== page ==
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“I absolutely think there is a bubble”, PhillipCapital’s Seh Huankiat told Blockhead, in a conversation about non-fungible tokens (NFTs).
“I myself buy NFTs, but it’s an educational process. I’m not expecting to make a lot of money out of it, I just want to be involved in the community to see how things are”, said the investment firm’s fintech director, who joined in 2021 in a newly created role for the firm to explore fintech applications for both external and internal stakeholders.
NFTs have exploded in popularity in recent years with many touting the technology as a major disruptor of the art, music, and gaming industries. However, questions continue to linger about their sustainability, with many doubting the long-term value of NFTs and likening them to a dotcom bubble.
Identity and exclusivity
For Seh, the value of NFTs comes from their scarcity, but their utility as a digital identity also explains the strong growth in the market.
“It’s the community. It’s the Web 3.0, decentralised way of organising people and they love to be associated with that kind of movement. It’s totally decentralised and very international”, he said. ￼
Seh also compared projects like Bored Ape Yacht Club to a “social phenomenon” where people will be naturally attracted to their exclusivity and hype.
“I can buy an ape, spend 90 ETH, and suddenly I’m that cool guy associated with all the celebrities”, he laughed.
The NFT market may seem like a literal digital zoo, with suspiciously similar animal-based projects launching everyday that are evidently trying to emulate the success of “blue chip” NFTs like Bored Ape Yacht Club. Seh concurred, admitting that there’s a “huge amount of risk”.
“Recently, the most famous NFTs have been Invisible Friends – the animated 3D model. If you go on OpenSea now, there are already two similar projects that are about to be launched”.
“It feels like a cash grab”, he opined
Seh also highlighted the pseudonymous nature of NFTs, and warned that the space remains largely unregulated.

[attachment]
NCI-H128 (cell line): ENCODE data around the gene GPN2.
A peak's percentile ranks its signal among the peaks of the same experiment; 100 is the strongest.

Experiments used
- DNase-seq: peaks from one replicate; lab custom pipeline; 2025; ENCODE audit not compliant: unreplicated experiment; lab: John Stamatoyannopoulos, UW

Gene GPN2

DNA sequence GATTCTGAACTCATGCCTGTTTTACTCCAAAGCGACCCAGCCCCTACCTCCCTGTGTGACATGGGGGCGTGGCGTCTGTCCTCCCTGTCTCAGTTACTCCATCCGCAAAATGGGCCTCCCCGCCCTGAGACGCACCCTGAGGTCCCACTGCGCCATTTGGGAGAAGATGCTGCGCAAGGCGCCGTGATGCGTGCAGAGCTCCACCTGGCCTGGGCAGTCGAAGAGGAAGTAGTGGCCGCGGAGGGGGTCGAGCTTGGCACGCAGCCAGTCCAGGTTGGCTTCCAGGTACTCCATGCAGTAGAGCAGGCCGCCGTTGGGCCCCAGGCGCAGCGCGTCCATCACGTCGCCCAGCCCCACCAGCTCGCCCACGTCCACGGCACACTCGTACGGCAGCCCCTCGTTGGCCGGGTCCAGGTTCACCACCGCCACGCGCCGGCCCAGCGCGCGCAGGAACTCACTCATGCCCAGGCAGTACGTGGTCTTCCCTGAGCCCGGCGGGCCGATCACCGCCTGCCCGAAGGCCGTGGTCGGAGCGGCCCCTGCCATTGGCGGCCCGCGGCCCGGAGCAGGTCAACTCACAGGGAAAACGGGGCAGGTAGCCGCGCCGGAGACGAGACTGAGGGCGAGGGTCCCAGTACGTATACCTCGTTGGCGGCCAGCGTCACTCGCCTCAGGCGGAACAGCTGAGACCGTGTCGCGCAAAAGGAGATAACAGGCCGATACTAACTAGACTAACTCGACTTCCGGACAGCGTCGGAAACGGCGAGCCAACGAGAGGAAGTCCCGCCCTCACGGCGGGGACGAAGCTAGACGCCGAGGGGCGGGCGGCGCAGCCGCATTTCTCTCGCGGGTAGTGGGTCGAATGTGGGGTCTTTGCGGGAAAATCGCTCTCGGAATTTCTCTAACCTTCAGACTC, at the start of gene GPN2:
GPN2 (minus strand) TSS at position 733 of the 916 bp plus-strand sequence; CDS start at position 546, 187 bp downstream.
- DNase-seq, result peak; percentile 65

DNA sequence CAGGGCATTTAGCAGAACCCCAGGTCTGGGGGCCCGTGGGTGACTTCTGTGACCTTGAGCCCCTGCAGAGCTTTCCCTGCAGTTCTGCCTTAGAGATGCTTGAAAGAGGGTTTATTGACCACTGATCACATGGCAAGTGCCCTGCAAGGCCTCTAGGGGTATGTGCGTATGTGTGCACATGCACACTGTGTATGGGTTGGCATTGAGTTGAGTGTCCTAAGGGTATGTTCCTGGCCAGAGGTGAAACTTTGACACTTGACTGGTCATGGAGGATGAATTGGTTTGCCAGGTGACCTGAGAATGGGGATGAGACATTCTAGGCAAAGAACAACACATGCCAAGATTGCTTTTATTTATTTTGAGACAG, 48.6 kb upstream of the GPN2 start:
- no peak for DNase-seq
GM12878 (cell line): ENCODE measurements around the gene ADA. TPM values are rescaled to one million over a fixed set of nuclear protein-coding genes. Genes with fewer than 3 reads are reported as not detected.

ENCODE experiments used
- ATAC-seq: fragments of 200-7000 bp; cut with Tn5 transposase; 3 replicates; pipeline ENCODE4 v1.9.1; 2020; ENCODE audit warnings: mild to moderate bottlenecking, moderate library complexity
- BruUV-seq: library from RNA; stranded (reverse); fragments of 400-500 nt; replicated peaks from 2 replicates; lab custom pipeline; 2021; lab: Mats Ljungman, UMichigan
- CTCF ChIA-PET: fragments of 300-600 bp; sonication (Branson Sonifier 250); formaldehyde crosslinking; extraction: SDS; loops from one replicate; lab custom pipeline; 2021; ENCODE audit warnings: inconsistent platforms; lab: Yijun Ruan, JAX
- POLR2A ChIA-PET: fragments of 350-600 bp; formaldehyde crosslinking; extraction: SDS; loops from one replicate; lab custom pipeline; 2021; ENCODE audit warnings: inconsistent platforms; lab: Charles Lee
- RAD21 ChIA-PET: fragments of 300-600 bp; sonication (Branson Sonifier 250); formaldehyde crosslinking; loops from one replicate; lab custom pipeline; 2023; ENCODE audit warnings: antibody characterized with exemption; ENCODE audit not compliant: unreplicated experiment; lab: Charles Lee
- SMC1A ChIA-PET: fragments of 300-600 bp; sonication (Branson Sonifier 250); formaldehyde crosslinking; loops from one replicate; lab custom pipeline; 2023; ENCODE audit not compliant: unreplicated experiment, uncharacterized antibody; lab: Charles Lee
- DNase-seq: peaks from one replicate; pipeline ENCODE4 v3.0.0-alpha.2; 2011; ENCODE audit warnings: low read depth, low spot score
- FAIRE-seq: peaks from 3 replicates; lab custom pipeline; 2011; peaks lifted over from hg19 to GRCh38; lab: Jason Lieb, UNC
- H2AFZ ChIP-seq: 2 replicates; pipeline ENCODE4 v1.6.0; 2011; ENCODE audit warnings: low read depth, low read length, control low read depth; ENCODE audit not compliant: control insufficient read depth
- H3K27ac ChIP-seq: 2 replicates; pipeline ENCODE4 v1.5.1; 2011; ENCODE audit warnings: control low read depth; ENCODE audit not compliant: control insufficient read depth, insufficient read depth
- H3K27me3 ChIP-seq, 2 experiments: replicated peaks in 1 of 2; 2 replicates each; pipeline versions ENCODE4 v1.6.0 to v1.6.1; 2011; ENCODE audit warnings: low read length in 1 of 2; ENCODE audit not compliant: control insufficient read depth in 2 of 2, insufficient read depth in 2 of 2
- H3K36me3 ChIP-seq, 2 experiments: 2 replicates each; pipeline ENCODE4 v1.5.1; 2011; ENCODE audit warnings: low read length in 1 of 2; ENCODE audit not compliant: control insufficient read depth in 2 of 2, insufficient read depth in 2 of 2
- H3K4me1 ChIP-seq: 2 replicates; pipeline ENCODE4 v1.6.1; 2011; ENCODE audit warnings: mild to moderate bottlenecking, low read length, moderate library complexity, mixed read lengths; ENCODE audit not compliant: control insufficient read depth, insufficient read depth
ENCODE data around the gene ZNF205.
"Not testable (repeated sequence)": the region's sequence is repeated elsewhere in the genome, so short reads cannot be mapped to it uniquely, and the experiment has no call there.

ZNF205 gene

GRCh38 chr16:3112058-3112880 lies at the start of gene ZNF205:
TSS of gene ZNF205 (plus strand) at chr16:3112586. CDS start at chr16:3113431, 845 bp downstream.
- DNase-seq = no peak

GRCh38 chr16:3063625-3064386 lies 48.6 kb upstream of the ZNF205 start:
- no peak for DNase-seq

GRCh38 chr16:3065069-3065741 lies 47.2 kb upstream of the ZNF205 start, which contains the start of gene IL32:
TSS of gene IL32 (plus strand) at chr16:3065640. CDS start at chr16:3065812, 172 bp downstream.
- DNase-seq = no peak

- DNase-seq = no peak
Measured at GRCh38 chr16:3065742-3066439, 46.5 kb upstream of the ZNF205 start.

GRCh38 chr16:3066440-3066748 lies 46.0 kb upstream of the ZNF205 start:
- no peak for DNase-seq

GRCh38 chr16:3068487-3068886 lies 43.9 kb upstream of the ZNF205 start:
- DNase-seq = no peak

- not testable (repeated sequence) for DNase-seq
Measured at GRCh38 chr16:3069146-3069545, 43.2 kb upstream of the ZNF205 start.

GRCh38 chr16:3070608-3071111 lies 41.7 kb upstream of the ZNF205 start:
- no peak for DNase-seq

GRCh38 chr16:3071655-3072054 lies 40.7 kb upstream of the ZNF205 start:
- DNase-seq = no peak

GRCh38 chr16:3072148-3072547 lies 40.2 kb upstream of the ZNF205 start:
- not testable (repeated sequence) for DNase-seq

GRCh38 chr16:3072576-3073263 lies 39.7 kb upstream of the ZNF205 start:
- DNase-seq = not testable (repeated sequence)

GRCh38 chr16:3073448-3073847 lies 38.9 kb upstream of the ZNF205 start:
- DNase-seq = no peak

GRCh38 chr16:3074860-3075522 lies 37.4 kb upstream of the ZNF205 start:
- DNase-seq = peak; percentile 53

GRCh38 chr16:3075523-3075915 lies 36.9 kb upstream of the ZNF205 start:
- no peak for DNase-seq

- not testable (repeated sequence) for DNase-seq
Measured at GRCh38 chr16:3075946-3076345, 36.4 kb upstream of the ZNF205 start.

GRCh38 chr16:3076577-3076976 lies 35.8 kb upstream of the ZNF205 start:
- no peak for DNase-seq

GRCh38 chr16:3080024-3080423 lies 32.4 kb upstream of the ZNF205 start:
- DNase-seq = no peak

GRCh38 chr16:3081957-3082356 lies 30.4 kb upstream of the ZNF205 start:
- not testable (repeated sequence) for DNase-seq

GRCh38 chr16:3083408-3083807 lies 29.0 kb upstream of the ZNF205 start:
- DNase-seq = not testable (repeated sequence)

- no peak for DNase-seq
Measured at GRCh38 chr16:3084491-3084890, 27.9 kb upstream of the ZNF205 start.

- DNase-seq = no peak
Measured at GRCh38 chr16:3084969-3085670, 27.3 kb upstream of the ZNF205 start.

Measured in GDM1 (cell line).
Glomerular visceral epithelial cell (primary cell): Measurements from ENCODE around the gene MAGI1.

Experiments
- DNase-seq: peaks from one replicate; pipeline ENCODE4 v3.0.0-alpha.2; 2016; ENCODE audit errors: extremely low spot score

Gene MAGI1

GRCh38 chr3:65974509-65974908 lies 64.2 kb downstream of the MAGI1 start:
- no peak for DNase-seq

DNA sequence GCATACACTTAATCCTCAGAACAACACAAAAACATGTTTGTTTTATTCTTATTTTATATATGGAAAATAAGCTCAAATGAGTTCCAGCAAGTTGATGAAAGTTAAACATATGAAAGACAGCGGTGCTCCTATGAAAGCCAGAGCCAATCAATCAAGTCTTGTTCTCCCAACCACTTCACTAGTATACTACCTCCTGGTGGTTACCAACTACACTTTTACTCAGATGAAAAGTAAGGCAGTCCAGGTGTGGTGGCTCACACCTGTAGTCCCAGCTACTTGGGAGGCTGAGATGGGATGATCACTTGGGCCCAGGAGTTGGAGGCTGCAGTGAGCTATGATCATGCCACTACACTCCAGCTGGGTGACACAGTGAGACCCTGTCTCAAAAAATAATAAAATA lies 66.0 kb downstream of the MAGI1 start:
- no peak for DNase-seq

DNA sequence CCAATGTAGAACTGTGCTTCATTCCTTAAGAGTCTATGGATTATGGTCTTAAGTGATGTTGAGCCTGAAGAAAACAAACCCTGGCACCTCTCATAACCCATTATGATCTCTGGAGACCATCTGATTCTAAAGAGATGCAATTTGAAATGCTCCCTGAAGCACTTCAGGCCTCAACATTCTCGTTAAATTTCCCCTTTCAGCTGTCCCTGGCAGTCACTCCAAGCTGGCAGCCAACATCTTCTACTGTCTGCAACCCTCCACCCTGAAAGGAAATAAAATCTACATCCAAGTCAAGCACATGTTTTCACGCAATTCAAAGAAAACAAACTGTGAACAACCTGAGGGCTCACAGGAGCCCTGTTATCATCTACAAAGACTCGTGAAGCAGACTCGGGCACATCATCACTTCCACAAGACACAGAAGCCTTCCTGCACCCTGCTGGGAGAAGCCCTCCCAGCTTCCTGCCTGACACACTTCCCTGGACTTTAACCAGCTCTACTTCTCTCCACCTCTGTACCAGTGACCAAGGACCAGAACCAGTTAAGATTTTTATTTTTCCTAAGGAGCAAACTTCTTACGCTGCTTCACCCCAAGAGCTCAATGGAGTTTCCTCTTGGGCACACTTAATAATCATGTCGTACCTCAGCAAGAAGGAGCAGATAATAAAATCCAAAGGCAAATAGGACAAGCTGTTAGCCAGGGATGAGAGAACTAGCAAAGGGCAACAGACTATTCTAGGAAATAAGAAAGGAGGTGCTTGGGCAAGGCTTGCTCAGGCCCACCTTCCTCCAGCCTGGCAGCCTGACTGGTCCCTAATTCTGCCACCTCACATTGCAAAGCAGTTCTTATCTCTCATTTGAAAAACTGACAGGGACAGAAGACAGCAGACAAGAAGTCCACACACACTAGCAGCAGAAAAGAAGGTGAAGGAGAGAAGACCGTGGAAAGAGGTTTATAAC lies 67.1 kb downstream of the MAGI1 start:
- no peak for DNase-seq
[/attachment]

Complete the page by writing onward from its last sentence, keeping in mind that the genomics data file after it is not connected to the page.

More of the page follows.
“Some project owners are not even doxxed, we don’t even know who they are. These are the inherent risks. If you want to collect NFTs and expect concrete returns from it, it might not happen. So there’s a huge amount of risk”, he said.
Tech, not price
When asked if PhillipCapital is seeing an uptick in demand for crypto products, Seh said that the company currently does not have any products available, and that he sees NFTs as “very very speculative and unsuitable for retail investors”.
“I think until we can see that this asset class can be considered investable, we will not ask our retail investors to treat it as an investment”.
Seh is nevertheless bullish on the outlook of blockchain technology, and believes that investors should pay more attention to its utility and applications, rather than its speculative nature.
“I still remember standing behind a food truck when someone in front of me was saying that he sold his website for a million dollars”, said Seh, recalling his days in the US, during the height of the dot-com bubble.
“It’s the kind of bubble that crashes. But the learning and technology actually drove Web 2.0’s development. If you learn about how crypto works, it will definitely help your career further down the road.”
“There’s a lot of use cases for the technology. It’s not going to go away. But if we approach it from the educational aspect or the collection aspect, I think it’s a great experience”, he concluded.